Clinical pathological indexesNo. of patientsp-value of tRF-22 (High-Low1)p-value of tRF-27 (High-Low)p-value of tRF-32 (High-Low)
8 (20.51%)
31 (79.49%)
23 (57.50%)
17 (42.50%)
18 (46.15%)
21 (53.85%)
Tumor locationColon
33 (82.50%)
7 (17.50%)
25 (64.10%)
14 (35.90%)
Tumor differentionWell
27 (71.05%)
11 (28.95%)
T stageT1-T2
7 (19.44%)
29 (80.56%)
Lymph nodePositive
16 (41.03%)
23 (58.97%)
4 (10.26%)
35 (89.74%)
TNM stageI-II
20 (54.05%)
17 (45.95%)
13 (33.33%)
26 (66.67%)
12 (30.77%)
27 (69.23%)
Nerve/vascular invasionPositive
18 (51.43%)
17 (48.57%)
3 (7.50%)
37 (92.50%)

1 According to Kolmogorov-Smirnov normality test, tRF-32 obeys the Gaussian distribution, use the arithmetic mean to distinguish its high/low expression. Both tRF-22 and tRF-27 do not obey the Gaussian distribution, use the median to distinguish their high/low expression.

2 MLH1, MSH2, MSH6, and PMS2 were all positive for pMMR (normal expression), and 1 or more negative for dMMR (deletion)

By integrating multiple small RNA-seq data and mining the neglected tRFs through MINTmap, we found that the differentially expressed tRFs in CRC were mainly composed of i-tRF and tRF-Glu. Previous studies have reported that the expression of tRFs was abnormal in tumors. For example, Huang et al. found that tRF-31-U5YKFN8DYDZDD was highly expressed in gastric cancer [40]. Other studies demonstrated high expression of tRF-Leu-CAG in non-small cell lung cancer [41]. In contrast, Wu et al. found by sequencing small RNAs in the plasma of CRC patients and normal subjects that the percentage of plasma i-tRF in normal subjects was only 17.57%, while in CRC patients, it reached 25.31%, second only to 5'-tRF (57.22%), indicating the overexpression of i-tRFs during CRC development. These findings are consistent with our study. However, our screening of differential tRFs by integrating multiple small RNA-seq data may lead to more convincing conclusions compared to individual sequencing data. Furthermore, we found that there was a significant correlation between i-tRFs and tRFs-Glu among the differentially expressed tRFs in CRC (P<0.001). Similarly, Wu et al. also found that among the 5 '-tRFs with the highest content, tRFs-Glu accounted for 11.46% in CRC patients, which was significantly higher than 6.30% in normal subjects [10], further supporting our hypothesis that i-tRFs participate in the occurrence and development of CRC and may be related to Glu metabolism. tRNAs are are involved in the transport of amino acids during protein synthesis. Interestingly, CRC is usually accompanied by a significantly abnormal amino acid metabolism [42]. In a study by Xie et al., they characterized the amino acid metabolism of CRC based on the expression status of 358 amino acid metabolism-related genes and divided CRC into AA1 and AA2 types. The AA1 subtype is characterized by a weak amino acid metabolism activity, a high tumor mutation load, significant immune cell infiltration, and poor prognosis, although it may benefit from irinotecan, anti-PD-1, and CTLA-4 immunotherapy. Meanwhile, the AA2 subtype exhibits strong amino acid metabolic activity, increased sensitivity to 5-fluorouracil and oxaliplatin, and generally has a good prognosis [43]. That means the metabolism of abnormal amino acids in CRC not only regulates tumor progression but also affects treatment response and patient prognosis. tRFs are likely to serve as a bridge between the occurrence and development of CRC and amino acid metabolism. Therefore, we selected three i-tRF-Glu (tRF-22/27/32) that were significantly highly expressed in CRC and were later verified in tissue samples. The ROC curves showed that these tRFs could distinguish tumor from non-tumor tissues. At the same time, tRF-32 was associated with lymph node metastasis and nerve/vascular invasion of the tumor. Hence, we hypothesize that tRF-22/27/32 are involved in the occurrence and progression of CRC, as well as in the metabolism of Glu-Gln. These intriguing results urge us to continue to explore the molecular contribution of tRF-22/27/32 in the occurrence and development of CRC.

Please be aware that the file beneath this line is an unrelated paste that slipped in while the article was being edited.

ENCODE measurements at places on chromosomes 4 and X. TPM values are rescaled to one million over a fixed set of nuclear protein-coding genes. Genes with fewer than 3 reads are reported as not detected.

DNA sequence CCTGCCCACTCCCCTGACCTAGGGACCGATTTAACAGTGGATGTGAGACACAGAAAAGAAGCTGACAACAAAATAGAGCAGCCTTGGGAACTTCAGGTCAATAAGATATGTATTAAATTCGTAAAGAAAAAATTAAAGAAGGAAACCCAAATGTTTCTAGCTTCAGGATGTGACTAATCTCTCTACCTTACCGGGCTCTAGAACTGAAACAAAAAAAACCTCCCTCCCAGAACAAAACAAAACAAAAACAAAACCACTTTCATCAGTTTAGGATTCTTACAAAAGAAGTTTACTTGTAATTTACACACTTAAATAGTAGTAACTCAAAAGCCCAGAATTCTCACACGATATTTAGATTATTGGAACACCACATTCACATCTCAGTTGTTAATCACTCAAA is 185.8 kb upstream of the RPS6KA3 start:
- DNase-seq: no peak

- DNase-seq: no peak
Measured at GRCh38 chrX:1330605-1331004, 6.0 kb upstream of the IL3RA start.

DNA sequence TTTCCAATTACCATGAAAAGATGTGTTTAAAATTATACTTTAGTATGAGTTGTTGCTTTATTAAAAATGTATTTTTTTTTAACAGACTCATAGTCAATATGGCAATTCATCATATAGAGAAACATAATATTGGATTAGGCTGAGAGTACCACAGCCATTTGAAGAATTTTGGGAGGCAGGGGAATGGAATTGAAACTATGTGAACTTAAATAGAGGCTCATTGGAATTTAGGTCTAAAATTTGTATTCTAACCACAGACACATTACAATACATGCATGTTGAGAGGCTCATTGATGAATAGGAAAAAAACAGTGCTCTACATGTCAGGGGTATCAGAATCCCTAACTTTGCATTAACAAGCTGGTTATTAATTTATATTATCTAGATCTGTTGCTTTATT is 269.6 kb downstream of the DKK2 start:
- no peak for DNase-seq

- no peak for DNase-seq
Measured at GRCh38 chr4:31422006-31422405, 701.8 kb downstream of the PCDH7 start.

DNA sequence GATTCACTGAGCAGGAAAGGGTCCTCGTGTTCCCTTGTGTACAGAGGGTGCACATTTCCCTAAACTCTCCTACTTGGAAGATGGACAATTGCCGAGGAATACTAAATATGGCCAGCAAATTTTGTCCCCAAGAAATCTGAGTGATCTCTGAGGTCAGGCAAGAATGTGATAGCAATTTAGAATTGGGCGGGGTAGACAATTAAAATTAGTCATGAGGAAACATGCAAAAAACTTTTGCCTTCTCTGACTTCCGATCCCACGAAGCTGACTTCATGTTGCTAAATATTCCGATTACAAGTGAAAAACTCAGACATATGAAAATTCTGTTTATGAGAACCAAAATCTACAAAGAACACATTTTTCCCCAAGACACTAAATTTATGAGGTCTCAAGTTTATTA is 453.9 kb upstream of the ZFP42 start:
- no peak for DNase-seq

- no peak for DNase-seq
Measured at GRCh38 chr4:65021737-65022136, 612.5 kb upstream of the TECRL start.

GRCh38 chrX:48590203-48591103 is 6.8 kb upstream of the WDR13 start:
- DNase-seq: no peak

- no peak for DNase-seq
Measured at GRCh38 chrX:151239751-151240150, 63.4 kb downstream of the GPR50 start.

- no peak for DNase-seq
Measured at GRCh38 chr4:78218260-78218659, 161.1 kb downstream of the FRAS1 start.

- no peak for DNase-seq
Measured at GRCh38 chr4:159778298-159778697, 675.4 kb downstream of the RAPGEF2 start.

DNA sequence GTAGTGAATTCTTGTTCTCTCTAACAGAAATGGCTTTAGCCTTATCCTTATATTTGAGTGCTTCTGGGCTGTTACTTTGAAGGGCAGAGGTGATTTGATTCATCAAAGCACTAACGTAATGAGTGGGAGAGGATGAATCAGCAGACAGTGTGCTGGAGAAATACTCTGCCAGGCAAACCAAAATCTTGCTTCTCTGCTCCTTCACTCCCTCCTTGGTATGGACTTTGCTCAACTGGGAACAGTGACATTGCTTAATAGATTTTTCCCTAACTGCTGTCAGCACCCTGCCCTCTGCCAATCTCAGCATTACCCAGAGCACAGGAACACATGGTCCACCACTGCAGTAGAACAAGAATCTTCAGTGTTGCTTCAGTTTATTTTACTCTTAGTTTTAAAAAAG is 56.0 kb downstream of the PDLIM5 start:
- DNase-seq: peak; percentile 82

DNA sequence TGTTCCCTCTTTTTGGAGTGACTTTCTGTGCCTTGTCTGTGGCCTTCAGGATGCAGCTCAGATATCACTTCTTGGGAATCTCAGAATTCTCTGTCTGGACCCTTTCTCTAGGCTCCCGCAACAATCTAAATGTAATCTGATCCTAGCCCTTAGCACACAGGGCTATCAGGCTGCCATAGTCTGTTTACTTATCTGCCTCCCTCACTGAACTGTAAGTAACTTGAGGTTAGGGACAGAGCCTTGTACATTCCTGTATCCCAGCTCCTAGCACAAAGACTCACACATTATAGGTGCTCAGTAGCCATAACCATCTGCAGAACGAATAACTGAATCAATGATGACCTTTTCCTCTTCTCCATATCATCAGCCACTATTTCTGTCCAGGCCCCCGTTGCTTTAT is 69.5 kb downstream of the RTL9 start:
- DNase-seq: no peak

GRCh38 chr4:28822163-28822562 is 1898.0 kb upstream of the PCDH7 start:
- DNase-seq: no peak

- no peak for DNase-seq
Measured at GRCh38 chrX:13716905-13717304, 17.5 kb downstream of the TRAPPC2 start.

Figure 8 

Correlation analysis of clinical information. (A) Heat map of correlation between patient clinical information and tRF-22/27/32. (B~C) Correlation analysis of CA199 and tRF-22/27. (D~E) Correlation analysis of CEA and tRF-27/32. (G) Correlation between the number of lymph node metastases and tRF-32 was demonstrated.

J Cancer Image